Are you hanging out at the playground? Maybe the local pool, or on the sidelines of soccer practice and choir concerts? In other words – you’re spending time being a parent. And where there are parents, there are other parents. And where there are parents, there are single parents. And where there are single parents, there are single dads. And some of them are hot.
I’ve noticed a steep spike in the number of good-looking, interesting-seeming fathers without wedding rings at all of the above locations in my neighborhood. Sure, part of the equation is that my hood is experiencing a gentrification boom, which means an influx of my peeps. But the other part of this scene is that the older kids get, the older marriage are. And statistically, that means more divorce.
A delicious constant supply of fresh meat to your single-mom dating pool? You betcha!
As for me, not gonna lie: I’ve found myself flirting with dads from time to time. The next time you decide — in an effort to stay awake during your son’s flute recital — to peruse the auditorium and spot a cute dude, by himself, with a naked left-ring finger, here’s what to do:
1. Hang out nearby. I mean, don’t be weird. But find a reason to get up in that. Say, encourage your kid to ride the same merry-go-round, or belly up to the same doughnut-and-coffee table after the play. Remember: If you feel awkward as a single parent in a married-parent world, he does, too. You’re doing him a favor.
2. Be friendly. But normal. Don’t be aggressive – dudes hate that. Try smiling. Seriously, that is huge. Just smile at him.
3. Say something about the kids. After all, that is the only thing you definitely have in common at this point. It’s OK if it’s boring. Face it, most talk about kids is mind-numbing. Try: “Where’s your kid go to daycare?” or “Do you rent or own your flute?”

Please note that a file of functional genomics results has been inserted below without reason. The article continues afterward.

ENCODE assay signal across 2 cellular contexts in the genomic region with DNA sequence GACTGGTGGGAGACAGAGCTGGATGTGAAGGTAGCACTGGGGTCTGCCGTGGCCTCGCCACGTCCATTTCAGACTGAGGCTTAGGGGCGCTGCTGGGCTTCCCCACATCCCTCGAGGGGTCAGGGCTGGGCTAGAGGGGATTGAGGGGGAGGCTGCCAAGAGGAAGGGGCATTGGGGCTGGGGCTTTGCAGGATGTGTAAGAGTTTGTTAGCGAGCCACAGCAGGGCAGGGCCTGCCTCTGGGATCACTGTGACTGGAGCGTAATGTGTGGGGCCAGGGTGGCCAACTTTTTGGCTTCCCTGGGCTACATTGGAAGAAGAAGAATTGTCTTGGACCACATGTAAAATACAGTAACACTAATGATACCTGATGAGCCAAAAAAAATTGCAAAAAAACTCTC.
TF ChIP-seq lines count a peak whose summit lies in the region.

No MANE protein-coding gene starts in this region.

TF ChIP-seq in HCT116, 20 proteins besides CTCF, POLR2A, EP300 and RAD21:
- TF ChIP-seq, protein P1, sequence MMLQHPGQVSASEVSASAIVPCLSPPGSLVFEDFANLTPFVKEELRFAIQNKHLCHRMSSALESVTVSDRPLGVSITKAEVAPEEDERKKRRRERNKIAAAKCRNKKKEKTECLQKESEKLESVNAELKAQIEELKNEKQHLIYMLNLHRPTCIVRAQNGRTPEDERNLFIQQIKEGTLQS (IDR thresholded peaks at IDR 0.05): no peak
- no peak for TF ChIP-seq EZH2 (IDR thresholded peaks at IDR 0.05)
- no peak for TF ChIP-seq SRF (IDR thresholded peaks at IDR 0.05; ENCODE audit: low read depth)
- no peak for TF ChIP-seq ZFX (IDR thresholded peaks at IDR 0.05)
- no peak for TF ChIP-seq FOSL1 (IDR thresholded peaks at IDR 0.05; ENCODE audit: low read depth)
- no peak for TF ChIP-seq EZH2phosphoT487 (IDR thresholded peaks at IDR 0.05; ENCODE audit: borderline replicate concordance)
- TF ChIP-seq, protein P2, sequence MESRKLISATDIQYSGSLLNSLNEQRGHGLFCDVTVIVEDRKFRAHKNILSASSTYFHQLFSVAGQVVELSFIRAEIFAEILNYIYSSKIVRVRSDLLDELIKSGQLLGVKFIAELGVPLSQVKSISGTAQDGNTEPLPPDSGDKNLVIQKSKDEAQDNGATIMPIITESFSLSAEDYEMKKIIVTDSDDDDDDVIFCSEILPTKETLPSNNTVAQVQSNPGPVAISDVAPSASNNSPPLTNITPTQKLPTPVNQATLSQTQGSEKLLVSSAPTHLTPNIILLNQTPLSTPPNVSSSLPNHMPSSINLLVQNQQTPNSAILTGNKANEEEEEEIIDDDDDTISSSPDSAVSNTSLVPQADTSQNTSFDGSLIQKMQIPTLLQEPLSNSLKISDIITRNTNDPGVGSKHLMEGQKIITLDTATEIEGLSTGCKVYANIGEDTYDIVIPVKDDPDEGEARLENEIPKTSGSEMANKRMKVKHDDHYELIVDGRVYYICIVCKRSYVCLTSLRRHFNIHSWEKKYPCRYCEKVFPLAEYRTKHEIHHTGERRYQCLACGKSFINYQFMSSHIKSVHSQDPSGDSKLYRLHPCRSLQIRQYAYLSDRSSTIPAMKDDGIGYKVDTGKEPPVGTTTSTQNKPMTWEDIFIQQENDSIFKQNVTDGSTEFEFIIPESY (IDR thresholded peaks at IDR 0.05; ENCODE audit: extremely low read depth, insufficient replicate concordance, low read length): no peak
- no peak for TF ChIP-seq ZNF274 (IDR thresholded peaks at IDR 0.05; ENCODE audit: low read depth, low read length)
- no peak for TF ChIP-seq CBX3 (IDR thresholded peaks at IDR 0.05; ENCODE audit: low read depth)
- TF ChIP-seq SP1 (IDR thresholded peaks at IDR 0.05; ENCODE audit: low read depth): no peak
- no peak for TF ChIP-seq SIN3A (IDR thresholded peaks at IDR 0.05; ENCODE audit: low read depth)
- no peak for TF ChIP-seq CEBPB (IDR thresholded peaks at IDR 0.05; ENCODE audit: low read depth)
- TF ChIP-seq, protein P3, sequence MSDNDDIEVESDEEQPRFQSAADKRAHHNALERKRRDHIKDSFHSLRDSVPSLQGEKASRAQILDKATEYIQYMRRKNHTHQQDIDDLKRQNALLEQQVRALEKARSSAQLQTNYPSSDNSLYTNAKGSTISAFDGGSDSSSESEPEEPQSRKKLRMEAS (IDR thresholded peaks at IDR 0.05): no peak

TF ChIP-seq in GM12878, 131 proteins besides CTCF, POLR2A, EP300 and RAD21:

4. Let him know you’re single. After all, at this point you’re not 100% sure he is, too. The most natural way is to talk to your kids about daddy’s house. Kids with married parents don’t have a daddy’s house. “Daddy’s house” is golden code for: “I’m divorced, and I really, really, really hope you are, too.”
Try: “Nope, no ice cream. You’re going to eat dinner soon at daddy’s house,” or “When you’re at daddy’s house I am going to be spending long days in bed with — sorry, what was your name again? — right, with this nice man, Duke.”
5. Embrace the moment. Ok, you’ve established you’re both single parents. AWESOME! Seize on this moment. Within a single second you have confirmed you’re both members of the same secret club with its own language, horrors and, well, more horrors. It’s like you are instantaneous war buddies. Except better, because you didn’t kill anyone and it’s perfectly legal for you to have sex with each other during wartime.
6. Keep smiling. So now you’re having a really fantastic conversation about retainer fees and visitation schedules that no one else by the swingset could possibly understand. That’s nice. But smiling means flirting. Do that.
7. Stop smiling. The part where he starts to tear up talking about how much he misses his kids? Act sad at those parts.
8. Time to go! You leave first. Old-fashioned, throw-back to The Rules of the 90s. Trust me on this one.
9. Be cool, but direct. “We should hang out sometime.” Smile. But not weird. Exchange phone numbers.
10. Collect your kids. Get out of there before they act like assholes and undo all your handiwork.
Emma Johnson is a veteran money journalist, noted blogger, bestselling author and an host of the award-winning podcast, Like a Mother with Emma Johnson. A former Associated Press Financial Wire reporter and MSN Money columnist, Emma has written for the New York Times, Wall Street Journal, Forbes, Glamour, Oprah.com, U.S. News, Parenting, USA Today and others. Her #1 bestseller, The Kickass Single Mom (Penguin), was named to the New York Post’s ‘Must Read” list.
Emma regularly comments on issues of modern families, gender equality, divorce, sex and motherhood for outlets like CNN, Headline News, New York Times, Wall Street Journal, Fox & Friends, CNBC, NPR, TIME, MONEY, O, The Oprah Magazine and The Doctors. She was named Parents magazine’s “Best of the Web,” “Top 15 Personal Finance Podcasts” by U.S. News, and a “Most Eligible New Yorker” by New York Observer.
A popular speaker, Emma presented at the United Nations Summit for Gender Equality. Read more about Emma here.